Old items, new trends


Branch Street Antiques

Welcoming signs advertise Branch Street Antiques in the village of Arroyo Grande

When discussing modern cultures and trends, Gen Z is often criticized for being too materialistic, self-obsessed, and consumed by technology and social media.  However, Gen Z has introduced a trend that promotes sustainability, honors history, and adds a sense of timelessness to the home.  

Antique shopping has been on the rise, with interest in antiques having increased by 50% since 2021, according to Home and Gardens magazine, a popular and well-established source for all things home design since its first issue in 1922. Though antiques are simply old items, their history and meaning span leaps of time, invoking a sense of untouchable significance.  

Lani Briceland Dorman, the owner of Branch Street Antiques in Arroyo Grande as of October 1st, 2022, finds meaning in knowing the history of old items she collects, following in the footsteps of her grandmother.

“[My grandmother] would regularly go to thrift stores…she liked big gaudy jewelry, she was sort of a muse to me in that a lot of the things I got came from her,” Dorman said.

Though time passes, the same connection with old items that drew Dorman and her grandmother to antiques continues to invoke a sense of wonder in younger generations. In engaging with old objects that have remained through years of turmoil, a connection to the past that’s almost indescribable can be found.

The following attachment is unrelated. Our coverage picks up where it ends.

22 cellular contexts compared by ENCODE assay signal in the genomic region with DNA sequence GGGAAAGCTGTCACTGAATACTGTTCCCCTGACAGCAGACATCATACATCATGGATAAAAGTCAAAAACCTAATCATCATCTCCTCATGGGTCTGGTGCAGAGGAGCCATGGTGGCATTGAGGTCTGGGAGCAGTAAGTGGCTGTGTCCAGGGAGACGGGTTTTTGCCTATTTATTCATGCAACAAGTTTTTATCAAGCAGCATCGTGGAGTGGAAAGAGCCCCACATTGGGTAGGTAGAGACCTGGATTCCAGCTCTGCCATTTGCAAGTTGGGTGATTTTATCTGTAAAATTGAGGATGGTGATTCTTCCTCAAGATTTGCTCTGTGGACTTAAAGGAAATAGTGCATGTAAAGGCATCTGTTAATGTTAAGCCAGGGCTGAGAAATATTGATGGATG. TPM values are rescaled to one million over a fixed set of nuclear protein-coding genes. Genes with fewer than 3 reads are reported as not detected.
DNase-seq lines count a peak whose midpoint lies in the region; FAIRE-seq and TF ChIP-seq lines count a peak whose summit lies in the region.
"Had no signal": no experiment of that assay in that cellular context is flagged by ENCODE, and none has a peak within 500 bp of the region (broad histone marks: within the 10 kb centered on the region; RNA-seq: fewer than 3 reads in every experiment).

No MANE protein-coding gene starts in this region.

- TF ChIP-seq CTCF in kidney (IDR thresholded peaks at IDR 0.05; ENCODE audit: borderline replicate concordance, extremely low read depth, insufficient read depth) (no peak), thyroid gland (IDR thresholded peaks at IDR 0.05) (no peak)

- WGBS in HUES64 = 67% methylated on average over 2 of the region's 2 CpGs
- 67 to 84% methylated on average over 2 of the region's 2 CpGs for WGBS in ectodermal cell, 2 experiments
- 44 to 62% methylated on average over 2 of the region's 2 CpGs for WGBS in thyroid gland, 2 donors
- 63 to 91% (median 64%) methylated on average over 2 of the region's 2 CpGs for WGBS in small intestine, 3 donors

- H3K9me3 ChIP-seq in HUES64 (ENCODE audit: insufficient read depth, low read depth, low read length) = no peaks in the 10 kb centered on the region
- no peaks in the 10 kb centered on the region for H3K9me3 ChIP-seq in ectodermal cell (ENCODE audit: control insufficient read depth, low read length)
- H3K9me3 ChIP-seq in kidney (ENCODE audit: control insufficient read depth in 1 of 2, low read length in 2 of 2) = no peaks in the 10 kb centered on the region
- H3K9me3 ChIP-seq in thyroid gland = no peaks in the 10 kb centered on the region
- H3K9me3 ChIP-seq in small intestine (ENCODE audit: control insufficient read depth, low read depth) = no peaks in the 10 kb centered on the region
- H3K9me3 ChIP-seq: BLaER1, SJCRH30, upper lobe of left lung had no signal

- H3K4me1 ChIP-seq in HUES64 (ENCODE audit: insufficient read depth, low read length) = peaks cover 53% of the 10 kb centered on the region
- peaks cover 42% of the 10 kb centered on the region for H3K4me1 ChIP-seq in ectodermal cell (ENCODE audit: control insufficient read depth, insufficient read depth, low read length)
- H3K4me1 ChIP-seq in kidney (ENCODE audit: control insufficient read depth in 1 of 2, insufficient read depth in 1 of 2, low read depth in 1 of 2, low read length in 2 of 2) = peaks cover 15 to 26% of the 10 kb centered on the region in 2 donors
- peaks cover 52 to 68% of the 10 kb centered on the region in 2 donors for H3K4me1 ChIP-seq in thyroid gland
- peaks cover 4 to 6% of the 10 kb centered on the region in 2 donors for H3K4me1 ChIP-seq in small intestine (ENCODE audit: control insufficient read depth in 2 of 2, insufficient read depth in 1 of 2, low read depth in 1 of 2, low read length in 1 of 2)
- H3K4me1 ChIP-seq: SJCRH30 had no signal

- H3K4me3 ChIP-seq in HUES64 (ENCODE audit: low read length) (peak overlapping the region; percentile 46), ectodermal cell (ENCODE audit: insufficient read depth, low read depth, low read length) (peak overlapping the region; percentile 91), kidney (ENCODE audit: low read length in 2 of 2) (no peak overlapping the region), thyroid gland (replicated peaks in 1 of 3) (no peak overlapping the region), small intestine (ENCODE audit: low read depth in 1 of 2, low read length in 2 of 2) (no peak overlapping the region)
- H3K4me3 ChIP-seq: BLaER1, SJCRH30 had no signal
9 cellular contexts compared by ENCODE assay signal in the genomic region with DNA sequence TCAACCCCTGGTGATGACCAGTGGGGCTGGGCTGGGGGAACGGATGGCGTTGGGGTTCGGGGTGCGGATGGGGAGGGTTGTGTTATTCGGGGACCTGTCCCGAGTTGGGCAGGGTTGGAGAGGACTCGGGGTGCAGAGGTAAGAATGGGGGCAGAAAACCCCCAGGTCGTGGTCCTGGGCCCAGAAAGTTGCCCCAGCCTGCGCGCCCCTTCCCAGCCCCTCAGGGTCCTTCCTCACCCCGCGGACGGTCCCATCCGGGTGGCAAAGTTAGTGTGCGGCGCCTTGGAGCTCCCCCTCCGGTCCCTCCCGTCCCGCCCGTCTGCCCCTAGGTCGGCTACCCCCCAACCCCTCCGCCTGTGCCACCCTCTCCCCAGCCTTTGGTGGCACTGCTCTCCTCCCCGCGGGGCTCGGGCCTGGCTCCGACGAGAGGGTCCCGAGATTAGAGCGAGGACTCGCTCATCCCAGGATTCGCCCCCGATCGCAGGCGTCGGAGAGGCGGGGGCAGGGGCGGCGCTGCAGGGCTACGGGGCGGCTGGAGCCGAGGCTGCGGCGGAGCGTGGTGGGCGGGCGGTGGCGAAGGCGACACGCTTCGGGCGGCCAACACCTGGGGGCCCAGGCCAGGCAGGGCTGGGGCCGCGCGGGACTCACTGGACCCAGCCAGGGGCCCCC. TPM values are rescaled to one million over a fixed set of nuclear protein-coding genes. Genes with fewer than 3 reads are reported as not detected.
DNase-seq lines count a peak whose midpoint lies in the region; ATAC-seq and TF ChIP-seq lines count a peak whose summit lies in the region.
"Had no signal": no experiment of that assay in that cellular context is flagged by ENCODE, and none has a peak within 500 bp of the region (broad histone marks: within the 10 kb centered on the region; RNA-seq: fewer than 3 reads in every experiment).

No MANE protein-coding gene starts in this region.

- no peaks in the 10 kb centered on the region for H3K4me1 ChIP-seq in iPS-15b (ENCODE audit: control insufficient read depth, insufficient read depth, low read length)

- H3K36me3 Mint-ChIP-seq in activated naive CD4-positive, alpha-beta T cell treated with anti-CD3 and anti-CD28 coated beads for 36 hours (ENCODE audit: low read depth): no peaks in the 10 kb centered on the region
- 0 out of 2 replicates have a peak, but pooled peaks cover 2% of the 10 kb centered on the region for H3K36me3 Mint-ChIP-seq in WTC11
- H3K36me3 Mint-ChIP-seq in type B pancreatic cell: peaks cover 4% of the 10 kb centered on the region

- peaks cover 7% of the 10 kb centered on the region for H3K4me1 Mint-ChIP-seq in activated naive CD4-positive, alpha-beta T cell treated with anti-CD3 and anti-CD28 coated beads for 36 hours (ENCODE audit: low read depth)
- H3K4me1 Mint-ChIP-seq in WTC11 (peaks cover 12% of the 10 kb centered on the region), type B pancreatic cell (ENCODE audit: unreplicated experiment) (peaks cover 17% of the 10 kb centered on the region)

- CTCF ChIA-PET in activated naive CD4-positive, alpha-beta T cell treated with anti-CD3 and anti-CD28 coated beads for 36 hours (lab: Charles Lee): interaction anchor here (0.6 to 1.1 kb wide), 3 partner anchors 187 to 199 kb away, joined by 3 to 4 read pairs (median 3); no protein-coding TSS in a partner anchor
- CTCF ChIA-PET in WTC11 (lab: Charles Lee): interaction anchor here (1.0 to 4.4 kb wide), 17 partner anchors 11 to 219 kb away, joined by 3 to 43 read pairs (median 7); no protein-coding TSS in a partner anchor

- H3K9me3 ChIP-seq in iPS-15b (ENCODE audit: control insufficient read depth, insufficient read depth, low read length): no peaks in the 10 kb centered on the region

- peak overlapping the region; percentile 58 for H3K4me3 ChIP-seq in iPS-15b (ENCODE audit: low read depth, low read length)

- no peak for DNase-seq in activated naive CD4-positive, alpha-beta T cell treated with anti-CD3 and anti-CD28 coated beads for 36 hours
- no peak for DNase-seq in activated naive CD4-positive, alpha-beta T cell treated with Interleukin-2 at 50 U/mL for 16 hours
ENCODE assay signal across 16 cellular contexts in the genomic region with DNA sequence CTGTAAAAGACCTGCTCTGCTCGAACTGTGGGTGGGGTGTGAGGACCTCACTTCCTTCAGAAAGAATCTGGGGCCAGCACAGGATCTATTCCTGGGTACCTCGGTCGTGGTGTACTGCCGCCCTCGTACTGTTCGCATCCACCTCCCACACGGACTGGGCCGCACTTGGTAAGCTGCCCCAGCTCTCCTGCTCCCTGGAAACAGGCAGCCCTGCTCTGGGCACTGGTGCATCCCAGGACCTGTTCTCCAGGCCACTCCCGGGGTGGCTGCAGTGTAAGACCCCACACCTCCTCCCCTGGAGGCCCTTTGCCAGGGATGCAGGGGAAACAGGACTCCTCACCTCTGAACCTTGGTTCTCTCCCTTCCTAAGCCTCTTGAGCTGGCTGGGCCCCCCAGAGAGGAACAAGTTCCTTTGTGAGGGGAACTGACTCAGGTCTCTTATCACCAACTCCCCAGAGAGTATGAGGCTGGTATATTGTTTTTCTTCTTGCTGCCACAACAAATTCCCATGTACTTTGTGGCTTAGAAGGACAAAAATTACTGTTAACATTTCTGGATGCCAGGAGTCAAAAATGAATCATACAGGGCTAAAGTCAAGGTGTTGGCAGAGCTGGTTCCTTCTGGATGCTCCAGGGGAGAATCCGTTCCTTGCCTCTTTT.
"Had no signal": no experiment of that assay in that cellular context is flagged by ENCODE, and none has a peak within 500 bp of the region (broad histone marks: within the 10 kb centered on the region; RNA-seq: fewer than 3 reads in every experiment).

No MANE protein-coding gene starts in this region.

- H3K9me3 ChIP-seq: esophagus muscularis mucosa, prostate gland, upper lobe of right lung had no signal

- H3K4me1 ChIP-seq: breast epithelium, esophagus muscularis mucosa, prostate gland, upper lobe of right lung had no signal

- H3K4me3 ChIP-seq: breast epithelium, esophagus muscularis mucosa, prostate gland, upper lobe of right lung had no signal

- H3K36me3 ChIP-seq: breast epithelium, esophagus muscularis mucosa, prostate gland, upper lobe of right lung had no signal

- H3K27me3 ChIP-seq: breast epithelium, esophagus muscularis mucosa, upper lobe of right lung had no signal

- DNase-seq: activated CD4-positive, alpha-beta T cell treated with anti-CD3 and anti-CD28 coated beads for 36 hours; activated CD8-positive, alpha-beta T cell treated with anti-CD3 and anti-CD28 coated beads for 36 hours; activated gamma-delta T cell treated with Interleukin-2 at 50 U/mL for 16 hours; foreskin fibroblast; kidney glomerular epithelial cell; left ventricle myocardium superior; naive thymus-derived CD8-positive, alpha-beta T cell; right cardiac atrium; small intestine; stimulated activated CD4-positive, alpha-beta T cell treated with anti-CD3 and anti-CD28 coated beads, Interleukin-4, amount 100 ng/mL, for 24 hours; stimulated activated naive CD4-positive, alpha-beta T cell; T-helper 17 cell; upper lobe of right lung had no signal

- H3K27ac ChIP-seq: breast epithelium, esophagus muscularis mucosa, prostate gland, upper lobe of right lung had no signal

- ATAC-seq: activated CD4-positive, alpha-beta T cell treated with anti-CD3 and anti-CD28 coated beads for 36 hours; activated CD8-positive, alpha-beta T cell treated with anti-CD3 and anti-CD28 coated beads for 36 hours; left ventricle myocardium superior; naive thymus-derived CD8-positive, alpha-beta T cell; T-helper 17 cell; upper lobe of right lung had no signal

“Part of it is just the nostalgia of old things, and I’ve definitely seen an increase in the past couple of years among younger folks,” said Dorman.

Many vintage items are sold inside Branch Street Antiques (Cody Bruce)

The feeling that emerges when standing in Dorman’s store is akin to the Welsh word “hiraeth,” a word meaning grief and longing for a home that can never be returned to, or that never was. Not only do antiques evoke emotion, but they are sustainable and educational. Buying anything secondhand means that no energy or material was put into its production or packaging upon the subsequent purchase, meaning that the purchase has zero impact on the planet. Previously owned items can hold a rich history as well.  

“This business is good because you can learn a lot of things when researching an item, and learning about the items never ends,” said Dorman.

Overall, the latest spike of interest in younger generations of investing in antiques and purchasing from second-hand stores is decidedly positive. Though Gen Z is often viewed as the generation of justice seekers and controversial topics, the trend of investing in antiques represents a wholesomeness and unproblematic calm that everyone could use.